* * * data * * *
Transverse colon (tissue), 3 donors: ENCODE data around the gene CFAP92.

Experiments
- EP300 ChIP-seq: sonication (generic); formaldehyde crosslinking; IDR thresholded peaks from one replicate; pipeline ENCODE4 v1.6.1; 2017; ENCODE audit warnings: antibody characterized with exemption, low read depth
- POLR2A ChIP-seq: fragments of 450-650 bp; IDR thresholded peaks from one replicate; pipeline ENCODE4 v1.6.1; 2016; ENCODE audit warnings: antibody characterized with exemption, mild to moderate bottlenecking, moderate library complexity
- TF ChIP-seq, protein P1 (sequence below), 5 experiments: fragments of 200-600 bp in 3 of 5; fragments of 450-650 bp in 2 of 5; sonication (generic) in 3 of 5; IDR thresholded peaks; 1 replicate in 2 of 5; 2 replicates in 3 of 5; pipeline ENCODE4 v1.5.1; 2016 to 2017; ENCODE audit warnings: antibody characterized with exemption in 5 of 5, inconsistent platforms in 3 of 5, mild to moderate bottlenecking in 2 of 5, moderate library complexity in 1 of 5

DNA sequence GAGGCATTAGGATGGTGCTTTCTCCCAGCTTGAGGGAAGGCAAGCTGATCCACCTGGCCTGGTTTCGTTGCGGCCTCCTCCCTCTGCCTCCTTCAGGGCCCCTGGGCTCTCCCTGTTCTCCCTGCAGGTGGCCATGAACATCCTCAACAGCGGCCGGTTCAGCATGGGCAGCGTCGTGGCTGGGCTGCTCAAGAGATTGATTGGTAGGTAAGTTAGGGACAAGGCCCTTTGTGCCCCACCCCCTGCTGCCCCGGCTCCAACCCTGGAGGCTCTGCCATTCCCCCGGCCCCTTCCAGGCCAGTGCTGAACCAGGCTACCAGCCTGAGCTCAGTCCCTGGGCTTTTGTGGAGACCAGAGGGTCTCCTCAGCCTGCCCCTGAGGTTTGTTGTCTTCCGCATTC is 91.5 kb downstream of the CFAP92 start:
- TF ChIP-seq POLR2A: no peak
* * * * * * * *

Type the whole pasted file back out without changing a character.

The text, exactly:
Transverse colon (tissue), 3 donors: ENCODE data around the gene CFAP92.

Experiments
- EP300 ChIP-seq: sonication (generic); formaldehyde crosslinking; IDR thresholded peaks from one replicate; pipeline ENCODE4 v1.6.1; 2017; ENCODE audit warnings: antibody characterized with exemption, low read depth
- POLR2A ChIP-seq: fragments of 450-650 bp; IDR thresholded peaks from one replicate; pipeline ENCODE4 v1.6.1; 2016; ENCODE audit warnings: antibody characterized with exemption, mild to moderate bottlenecking, moderate library complexity
- TF ChIP-seq, protein P1 (sequence below), 5 experiments: fragments of 200-600 bp in 3 of 5; fragments of 450-650 bp in 2 of 5; sonication (generic) in 3 of 5; IDR thresholded peaks; 1 replicate in 2 of 5; 2 replicates in 3 of 5; pipeline ENCODE4 v1.5.1; 2016 to 2017; ENCODE audit warnings: antibody characterized with exemption in 5 of 5, inconsistent platforms in 3 of 5, mild to moderate bottlenecking in 2 of 5, moderate library complexity in 1 of 5

DNA sequence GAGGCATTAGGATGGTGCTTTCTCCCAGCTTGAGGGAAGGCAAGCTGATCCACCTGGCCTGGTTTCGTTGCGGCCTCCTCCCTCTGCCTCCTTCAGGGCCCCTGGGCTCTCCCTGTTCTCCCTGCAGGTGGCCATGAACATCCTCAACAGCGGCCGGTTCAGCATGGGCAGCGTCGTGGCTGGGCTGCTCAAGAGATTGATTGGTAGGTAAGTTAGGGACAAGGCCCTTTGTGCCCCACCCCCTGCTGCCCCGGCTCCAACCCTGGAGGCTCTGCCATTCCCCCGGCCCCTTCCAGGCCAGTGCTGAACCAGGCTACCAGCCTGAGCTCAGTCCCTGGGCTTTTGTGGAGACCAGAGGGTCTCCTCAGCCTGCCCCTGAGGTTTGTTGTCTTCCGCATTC is 91.5 kb downstream of the CFAP92 start:
- TF ChIP-seq POLR2A: no peak